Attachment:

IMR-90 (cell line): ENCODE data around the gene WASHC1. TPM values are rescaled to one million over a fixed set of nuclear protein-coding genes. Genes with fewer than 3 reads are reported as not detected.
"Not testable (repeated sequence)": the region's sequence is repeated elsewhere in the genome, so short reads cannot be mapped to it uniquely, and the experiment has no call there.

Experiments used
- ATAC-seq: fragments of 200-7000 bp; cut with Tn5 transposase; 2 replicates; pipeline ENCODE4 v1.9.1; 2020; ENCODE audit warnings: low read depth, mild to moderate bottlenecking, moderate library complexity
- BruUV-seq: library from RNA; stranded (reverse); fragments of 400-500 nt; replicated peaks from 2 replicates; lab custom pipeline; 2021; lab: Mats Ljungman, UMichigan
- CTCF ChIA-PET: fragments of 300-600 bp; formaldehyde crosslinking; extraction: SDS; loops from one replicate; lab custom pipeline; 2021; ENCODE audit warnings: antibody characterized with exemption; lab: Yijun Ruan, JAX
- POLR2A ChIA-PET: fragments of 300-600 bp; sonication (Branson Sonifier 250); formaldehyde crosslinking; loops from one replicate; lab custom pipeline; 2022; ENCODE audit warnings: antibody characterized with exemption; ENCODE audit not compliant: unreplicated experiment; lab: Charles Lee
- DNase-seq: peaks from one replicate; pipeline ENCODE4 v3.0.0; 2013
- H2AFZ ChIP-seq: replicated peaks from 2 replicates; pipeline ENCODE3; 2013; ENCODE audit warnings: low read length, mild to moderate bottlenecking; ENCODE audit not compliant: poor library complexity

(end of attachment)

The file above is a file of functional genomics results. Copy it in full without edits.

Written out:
IMR-90 (cell line): ENCODE data around the gene WASHC1. TPM values are rescaled to one million over a fixed set of nuclear protein-coding genes. Genes with fewer than 3 reads are reported as not detected.
"Not testable (repeated sequence)": the region's sequence is repeated elsewhere in the genome, so short reads cannot be mapped to it uniquely, and the experiment has no call there.

Experiments used
- ATAC-seq: fragments of 200-7000 bp; cut with Tn5 transposase; 2 replicates; pipeline ENCODE4 v1.9.1; 2020; ENCODE audit warnings: low read depth, mild to moderate bottlenecking, moderate library complexity
- BruUV-seq: library from RNA; stranded (reverse); fragments of 400-500 nt; replicated peaks from 2 replicates; lab custom pipeline; 2021; lab: Mats Ljungman, UMichigan
- CTCF ChIA-PET: fragments of 300-600 bp; formaldehyde crosslinking; extraction: SDS; loops from one replicate; lab custom pipeline; 2021; ENCODE audit warnings: antibody characterized with exemption; lab: Yijun Ruan, JAX
- POLR2A ChIA-PET: fragments of 300-600 bp; sonication (Branson Sonifier 250); formaldehyde crosslinking; loops from one replicate; lab custom pipeline; 2022; ENCODE audit warnings: antibody characterized with exemption; ENCODE audit not compliant: unreplicated experiment; lab: Charles Lee
- DNase-seq: peaks from one replicate; pipeline ENCODE4 v3.0.0; 2013
- H2AFZ ChIP-seq: replicated peaks from 2 replicates; pipeline ENCODE3; 2013; ENCODE audit warnings: low read length, mild to moderate bottlenecking; ENCODE audit not compliant: poor library complexity